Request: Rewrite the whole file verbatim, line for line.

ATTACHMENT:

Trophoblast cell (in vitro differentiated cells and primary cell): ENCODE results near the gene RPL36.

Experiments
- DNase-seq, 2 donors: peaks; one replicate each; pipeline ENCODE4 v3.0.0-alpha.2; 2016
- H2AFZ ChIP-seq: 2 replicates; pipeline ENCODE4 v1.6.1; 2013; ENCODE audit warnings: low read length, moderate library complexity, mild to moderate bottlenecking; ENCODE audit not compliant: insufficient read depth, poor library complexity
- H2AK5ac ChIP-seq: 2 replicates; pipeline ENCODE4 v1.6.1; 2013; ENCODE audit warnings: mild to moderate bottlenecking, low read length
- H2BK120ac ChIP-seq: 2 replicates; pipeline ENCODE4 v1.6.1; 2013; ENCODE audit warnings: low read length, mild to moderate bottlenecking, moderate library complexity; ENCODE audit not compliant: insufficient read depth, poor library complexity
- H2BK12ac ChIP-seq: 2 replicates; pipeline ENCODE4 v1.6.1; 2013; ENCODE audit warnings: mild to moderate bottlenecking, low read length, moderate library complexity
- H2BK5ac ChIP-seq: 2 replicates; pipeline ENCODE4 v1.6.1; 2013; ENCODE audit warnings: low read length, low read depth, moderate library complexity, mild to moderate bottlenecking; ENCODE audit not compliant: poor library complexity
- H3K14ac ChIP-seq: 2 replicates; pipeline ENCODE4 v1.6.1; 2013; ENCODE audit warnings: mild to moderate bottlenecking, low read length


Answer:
Trophoblast cell (in vitro differentiated cells and primary cell): ENCODE results near the gene RPL36.

Experiments
- DNase-seq, 2 donors: peaks; one replicate each; pipeline ENCODE4 v3.0.0-alpha.2; 2016
- H2AFZ ChIP-seq: 2 replicates; pipeline ENCODE4 v1.6.1; 2013; ENCODE audit warnings: low read length, moderate library complexity, mild to moderate bottlenecking; ENCODE audit not compliant: insufficient read depth, poor library complexity
- H2AK5ac ChIP-seq: 2 replicates; pipeline ENCODE4 v1.6.1; 2013; ENCODE audit warnings: mild to moderate bottlenecking, low read length
- H2BK120ac ChIP-seq: 2 replicates; pipeline ENCODE4 v1.6.1; 2013; ENCODE audit warnings: low read length, mild to moderate bottlenecking, moderate library complexity; ENCODE audit not compliant: insufficient read depth, poor library complexity
- H2BK12ac ChIP-seq: 2 replicates; pipeline ENCODE4 v1.6.1; 2013; ENCODE audit warnings: mild to moderate bottlenecking, low read length, moderate library complexity
- H2BK5ac ChIP-seq: 2 replicates; pipeline ENCODE4 v1.6.1; 2013; ENCODE audit warnings: low read length, low read depth, moderate library complexity, mild to moderate bottlenecking; ENCODE audit not compliant: poor library complexity
- H3K14ac ChIP-seq: 2 replicates; pipeline ENCODE4 v1.6.1; 2013; ENCODE audit warnings: mild to moderate bottlenecking, low read length